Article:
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A Broken Shell in Gale Crater! Curiosity Sol 688.

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posted on Jul, 14 2014 @ 12:24 PM
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Sometimes little details are very very important. Sometimes are the little details that make discovering the murderess ... Once again from the bottom of the dried lake Gale emerging evidence that the planet Mars has been developed not only microbial life but also a complex life, like those of shells that probably covered the bottom of the lake.

enhanced


And This... Is this a tool of the Rover? Never seen that thing...
:

mars.jpl.nasa.gov...




posted on Jul, 14 2014 @ 12:27 PM
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a reply to: Arken

Being born and growing up on islands all my life I don't see a shell, I see a broken rock.



posted on Jul, 14 2014 @ 12:31 PM
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originally posted by: Swills
a reply to: Arken

Being born and growing up on islands all my life I don't see a shell, I see a broken rock.


I know. Sometime isolation and loneliness on the islands make strange jokes.


+4 more 
posted on Jul, 14 2014 @ 12:39 PM
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a reply to: Arken

Sometimes a rock is just a rock.



posted on Jul, 14 2014 @ 12:45 PM
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originally posted by: Swills
a reply to: Arken

Sometimes a rock is just a rock.


Sometimes a shell is just a shell.



posted on Jul, 14 2014 @ 12:45 PM
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Howdy,

I don't see a shell. I see a rock with what might be ripple marks or possibly the reverse of a pahoehoe like lava flow...

I am curious though, why would you think Mars would have shelled creatures like those on Earth?

Regards,
Hydeman



posted on Jul, 14 2014 @ 12:47 PM
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a reply to: Swills
Of course it's a rock, all fossils are rocks


Nice find Arken, it would be good to investigate this anomaly further but somehow I don't think NASA will move their rover's butt over there.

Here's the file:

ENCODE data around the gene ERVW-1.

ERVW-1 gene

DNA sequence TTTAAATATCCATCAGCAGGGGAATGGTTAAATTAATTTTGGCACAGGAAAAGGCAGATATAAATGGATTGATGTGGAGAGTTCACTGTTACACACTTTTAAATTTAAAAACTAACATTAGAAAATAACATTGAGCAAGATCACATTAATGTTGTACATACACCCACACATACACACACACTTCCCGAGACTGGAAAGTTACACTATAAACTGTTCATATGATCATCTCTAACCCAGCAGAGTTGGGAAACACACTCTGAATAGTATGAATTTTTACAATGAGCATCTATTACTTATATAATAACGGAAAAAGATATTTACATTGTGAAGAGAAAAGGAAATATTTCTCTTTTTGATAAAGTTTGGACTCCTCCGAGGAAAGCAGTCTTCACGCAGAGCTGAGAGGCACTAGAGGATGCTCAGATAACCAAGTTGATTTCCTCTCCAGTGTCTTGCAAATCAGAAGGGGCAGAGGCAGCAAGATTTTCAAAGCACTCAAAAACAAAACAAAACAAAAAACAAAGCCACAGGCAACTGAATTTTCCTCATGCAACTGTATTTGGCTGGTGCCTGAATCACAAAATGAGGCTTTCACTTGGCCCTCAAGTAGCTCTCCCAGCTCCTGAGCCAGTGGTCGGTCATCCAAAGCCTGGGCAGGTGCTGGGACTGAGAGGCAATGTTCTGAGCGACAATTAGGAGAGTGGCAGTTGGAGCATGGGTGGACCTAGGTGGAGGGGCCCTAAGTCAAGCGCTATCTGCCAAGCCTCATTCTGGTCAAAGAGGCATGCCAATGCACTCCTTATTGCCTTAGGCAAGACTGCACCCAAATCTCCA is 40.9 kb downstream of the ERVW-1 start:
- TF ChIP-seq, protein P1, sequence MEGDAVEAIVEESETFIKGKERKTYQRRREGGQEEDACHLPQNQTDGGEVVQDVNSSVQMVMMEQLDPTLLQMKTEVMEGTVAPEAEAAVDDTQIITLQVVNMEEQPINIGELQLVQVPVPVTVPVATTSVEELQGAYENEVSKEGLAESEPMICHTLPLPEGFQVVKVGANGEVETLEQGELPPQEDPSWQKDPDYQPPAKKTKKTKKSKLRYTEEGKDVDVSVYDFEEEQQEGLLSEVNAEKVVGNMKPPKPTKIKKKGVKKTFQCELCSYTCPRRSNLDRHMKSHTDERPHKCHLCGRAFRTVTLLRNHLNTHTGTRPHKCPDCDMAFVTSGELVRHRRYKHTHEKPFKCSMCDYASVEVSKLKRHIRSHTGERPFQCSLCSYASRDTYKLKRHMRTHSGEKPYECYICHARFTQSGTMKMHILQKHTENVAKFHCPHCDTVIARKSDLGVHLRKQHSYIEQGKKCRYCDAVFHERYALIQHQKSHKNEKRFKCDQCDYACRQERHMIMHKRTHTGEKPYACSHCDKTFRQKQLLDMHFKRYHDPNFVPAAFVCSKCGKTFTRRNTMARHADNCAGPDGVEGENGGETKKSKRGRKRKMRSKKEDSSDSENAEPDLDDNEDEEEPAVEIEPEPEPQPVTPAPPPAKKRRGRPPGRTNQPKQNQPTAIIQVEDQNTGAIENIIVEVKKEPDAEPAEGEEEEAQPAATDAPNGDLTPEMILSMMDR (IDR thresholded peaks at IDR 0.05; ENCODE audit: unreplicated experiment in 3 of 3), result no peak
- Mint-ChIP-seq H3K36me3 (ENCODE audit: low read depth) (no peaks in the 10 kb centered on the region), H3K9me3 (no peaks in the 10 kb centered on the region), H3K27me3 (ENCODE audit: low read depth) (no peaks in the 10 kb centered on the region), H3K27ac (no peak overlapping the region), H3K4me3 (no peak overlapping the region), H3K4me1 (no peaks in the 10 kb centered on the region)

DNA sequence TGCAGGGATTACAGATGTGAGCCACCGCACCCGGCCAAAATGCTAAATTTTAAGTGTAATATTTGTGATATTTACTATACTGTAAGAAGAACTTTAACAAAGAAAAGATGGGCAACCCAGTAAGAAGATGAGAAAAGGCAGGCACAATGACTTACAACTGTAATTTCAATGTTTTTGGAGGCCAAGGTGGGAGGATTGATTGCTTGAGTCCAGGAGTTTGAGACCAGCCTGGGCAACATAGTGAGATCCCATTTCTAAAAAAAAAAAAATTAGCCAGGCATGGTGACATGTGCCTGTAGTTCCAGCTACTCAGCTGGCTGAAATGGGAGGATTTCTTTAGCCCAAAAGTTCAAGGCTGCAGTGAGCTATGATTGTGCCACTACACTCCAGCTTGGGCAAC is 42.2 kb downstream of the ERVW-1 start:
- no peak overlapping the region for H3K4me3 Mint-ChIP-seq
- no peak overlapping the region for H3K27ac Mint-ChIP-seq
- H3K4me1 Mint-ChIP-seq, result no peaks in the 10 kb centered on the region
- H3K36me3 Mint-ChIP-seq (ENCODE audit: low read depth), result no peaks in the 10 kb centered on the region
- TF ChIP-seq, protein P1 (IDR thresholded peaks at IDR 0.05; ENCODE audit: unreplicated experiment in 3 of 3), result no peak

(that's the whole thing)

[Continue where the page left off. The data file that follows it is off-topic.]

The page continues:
posted on Jul, 14 2014 @ 12:49 PM
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a reply to: hydeman11




I don't see a shell. I see a rock with what might be ripple marks or possibly the reverse of a pahoehoe like lava flow...


Hmmm.... Are you born and growing up on island... too?



posted on Jul, 14 2014 @ 12:50 PM
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a reply to: Arken
I see we can do this all day. Agree to disagree.



posted on Jul, 14 2014 @ 12:54 PM
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a reply to: zilebeliveunknown
I disagree it's a fossilized shell. Looks like a broken rock to me. Google fossilized shells.



posted on Jul, 14 2014 @ 12:59 PM
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a reply to: Arken

Howdy,

Nope, rural Appalachia. But I happen to study geology and had a course in Paleobiology of Marine Invertebrates. I am also an avid fossil collector. If that were going to be a fossil, it looks nothing like a shell. It looks more like a chipped piece of rusophycus.

Do I think it is rusophycus? No. I think it looks more structural than organic.

Now, I again ask out of curiosity, why would you think Mars had shelled organisms that were similar to Earth shelled organisms? Why do you say the other rocks don't show fossils of Mars animals, native to only Mars?

Is it perhaps the same reason I said that rock looks like rusophycus? Because you are familiar with seashells and I am familiar with the trace fossil? Or is there something deeper here? Do you think life on Earth is Martian and had bivalves or brachiopods seeding the Earth?

Regards,
Hydeman



posted on Jul, 14 2014 @ 01:04 PM
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(Arken, you could be more curteous to the participants of your thread rathern than resorting to retort and clever comebacks)

I see a broken rock with some rippling / layered effect. There's nothing shell-like about its shape or appearance.